It wasn’t until Nick Klinkenbergh and Nathan Connor had walked all the way through the crisp fall night to the bus stop that they realized they didn’t know if the bus was even coming.
“I figured one of you guys had it under control,” Nathan said, looking up and down the road as if the bus would appear if he looked hard enough.
Their destination was the holy grail of college shopping. The place where two weeks of meals could cost as little as four dollars. Where psychedelic graphic tees in the wrong size could entice a fun-loving, money-blowing, young adult to use that new debit card.
These freshmen were headed to Walmart.
Eventually figuring out that the bus was, in fact, not coming anytime soon, the pair began the cold walk back the way they came. They would get a ride with a friend’s roommate, who happened to have a car on campus. Lucky break.
“Bruh…This place is huge,” Nick said, laughing and gawking as he cleared the sliding doors.
“That’s Walmart for you,” Nathan said, grabbing a cart then quickly putting in back in favor of one with nicer wheels. He was clearly the more experienced of the pair when it came to grocery shopping.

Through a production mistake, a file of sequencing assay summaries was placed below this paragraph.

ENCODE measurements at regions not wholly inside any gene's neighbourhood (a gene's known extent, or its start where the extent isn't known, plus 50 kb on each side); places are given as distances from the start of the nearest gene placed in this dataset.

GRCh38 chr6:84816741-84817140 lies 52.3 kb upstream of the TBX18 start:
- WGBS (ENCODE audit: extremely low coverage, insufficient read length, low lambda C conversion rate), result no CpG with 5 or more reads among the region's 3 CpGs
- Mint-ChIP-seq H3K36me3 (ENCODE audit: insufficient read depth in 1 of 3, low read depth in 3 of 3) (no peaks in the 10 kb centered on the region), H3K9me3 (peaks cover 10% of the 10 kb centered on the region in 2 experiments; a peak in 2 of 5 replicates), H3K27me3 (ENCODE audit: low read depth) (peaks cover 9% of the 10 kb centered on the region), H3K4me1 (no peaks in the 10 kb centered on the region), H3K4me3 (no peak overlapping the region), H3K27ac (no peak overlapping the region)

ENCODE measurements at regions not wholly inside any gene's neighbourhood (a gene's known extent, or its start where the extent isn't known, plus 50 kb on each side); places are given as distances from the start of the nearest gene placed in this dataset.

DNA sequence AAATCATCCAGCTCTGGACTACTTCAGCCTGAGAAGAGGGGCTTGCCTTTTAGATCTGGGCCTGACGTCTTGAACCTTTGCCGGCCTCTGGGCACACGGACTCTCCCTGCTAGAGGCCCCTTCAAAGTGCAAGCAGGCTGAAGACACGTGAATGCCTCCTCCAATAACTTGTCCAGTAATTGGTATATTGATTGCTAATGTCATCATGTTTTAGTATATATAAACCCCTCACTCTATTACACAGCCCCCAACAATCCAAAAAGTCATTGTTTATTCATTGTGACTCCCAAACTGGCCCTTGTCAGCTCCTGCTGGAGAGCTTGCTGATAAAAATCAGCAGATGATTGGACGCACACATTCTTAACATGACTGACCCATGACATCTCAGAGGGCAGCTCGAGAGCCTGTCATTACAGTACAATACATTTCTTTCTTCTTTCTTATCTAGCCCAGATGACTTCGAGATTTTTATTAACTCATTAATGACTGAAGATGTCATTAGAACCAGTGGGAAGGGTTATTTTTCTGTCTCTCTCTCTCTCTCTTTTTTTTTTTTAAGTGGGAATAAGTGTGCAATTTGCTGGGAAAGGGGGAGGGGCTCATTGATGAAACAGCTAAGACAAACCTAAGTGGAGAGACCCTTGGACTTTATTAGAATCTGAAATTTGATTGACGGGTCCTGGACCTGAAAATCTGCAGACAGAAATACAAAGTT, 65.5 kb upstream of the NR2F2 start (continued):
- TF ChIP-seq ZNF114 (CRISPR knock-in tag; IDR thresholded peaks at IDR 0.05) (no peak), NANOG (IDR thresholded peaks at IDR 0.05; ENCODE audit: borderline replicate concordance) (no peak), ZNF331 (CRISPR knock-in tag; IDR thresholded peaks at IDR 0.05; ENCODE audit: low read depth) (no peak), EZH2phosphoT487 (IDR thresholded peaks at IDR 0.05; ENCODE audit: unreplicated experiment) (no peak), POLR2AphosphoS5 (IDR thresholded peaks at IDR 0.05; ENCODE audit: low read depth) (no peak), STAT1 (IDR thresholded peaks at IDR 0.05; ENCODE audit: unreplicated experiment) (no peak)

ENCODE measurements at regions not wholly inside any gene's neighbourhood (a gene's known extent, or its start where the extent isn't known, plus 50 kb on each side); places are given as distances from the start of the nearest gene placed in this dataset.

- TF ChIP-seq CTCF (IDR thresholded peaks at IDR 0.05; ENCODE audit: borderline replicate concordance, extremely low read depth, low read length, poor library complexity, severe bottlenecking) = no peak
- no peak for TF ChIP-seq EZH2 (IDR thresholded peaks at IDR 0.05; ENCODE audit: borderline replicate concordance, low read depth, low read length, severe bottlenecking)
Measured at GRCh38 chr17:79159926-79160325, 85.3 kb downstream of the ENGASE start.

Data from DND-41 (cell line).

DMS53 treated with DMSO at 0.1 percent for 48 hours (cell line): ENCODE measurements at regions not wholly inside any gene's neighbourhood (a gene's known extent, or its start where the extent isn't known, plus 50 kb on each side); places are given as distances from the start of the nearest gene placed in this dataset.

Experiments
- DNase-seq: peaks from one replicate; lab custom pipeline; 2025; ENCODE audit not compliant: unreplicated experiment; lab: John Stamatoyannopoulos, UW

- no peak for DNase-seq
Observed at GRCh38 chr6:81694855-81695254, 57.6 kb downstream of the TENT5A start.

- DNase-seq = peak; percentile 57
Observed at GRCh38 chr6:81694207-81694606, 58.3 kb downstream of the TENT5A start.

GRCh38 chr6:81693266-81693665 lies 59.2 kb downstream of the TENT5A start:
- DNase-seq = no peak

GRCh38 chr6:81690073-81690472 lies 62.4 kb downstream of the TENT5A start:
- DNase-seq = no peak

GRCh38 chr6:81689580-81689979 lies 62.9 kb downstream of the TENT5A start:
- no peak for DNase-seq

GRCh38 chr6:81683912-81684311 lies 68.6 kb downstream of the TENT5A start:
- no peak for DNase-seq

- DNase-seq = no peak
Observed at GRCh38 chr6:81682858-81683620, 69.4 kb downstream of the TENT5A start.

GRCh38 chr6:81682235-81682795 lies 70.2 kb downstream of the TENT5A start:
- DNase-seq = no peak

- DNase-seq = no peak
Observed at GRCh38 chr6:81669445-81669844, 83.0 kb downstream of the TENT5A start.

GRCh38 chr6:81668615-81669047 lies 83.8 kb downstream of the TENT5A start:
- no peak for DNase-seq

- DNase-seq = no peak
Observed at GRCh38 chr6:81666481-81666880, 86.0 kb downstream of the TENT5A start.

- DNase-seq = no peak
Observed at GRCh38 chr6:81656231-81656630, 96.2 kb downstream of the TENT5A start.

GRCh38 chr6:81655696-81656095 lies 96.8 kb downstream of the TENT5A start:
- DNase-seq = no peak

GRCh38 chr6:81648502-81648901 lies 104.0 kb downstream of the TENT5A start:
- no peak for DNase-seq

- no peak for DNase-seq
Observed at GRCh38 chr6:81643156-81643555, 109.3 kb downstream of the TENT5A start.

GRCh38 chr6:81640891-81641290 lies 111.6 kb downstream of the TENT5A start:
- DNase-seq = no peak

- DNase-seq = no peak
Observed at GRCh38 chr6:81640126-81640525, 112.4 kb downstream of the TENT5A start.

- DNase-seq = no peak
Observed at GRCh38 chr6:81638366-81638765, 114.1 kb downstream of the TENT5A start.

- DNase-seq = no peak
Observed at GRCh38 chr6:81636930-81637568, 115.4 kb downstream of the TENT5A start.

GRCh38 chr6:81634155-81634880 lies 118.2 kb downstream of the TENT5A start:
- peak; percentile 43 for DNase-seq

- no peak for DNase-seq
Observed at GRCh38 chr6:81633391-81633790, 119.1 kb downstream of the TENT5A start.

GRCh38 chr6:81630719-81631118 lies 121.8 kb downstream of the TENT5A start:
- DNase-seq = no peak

As the pair began to stroll through the aisles, a realization seemed to set in. They didn’t really know what they were there for. They knew they needed some food, but what kind? And how much?
“Fruit roll-ups are a truly quintessential college snack,” Nick said, his phony academic accent justifying the junk food.
He added a package to the cart.
“Woah, woah, woah, jelly-filled donut Oreos?” Nathan said, disbelief and joy mixing on his face like a child receiving that long-shot toy on Christmas.
He tossed the package in the cart.
Aside from the seemingly random snacks and easy-to-make dinners accumulating in their shopping cart, Nick and Nathan also set their sights on some other items available at the superstore.
As Nathan pushed the cart down the main aisle, Nick would frequently pop in and out of sight. He wandered ahead, looking at everything on the shelves from 99-cent DVDs to toy guns, which he would fire sporadically at his companion.
“What I really need is a scooter,” he said, promptly disappearing toward the sporting good section.
“Why does he need a scooter?” Nathan asked, laughing to himself. “He already wears those damn Heelys everywhere.”
Nick returned a second later, smiling from ear to ear, with a scooter box in his arms, raving about how its big wheels were going to be good for navigating sidewalk cracks.
Having filled their cart, the duo headed back toward the registers where their variety of food, none of which was extremely healthy, stacked high and began to flow across the self-checkout kiosk. The machine beeped and chirped indifferently as it added dollar after dollar to the boys’ receipt.
“Sixty dollars!” Nick said in alarm, seeming to just realize that all the things he picked out were going to add up. “Damn, that’s like six trash cans…”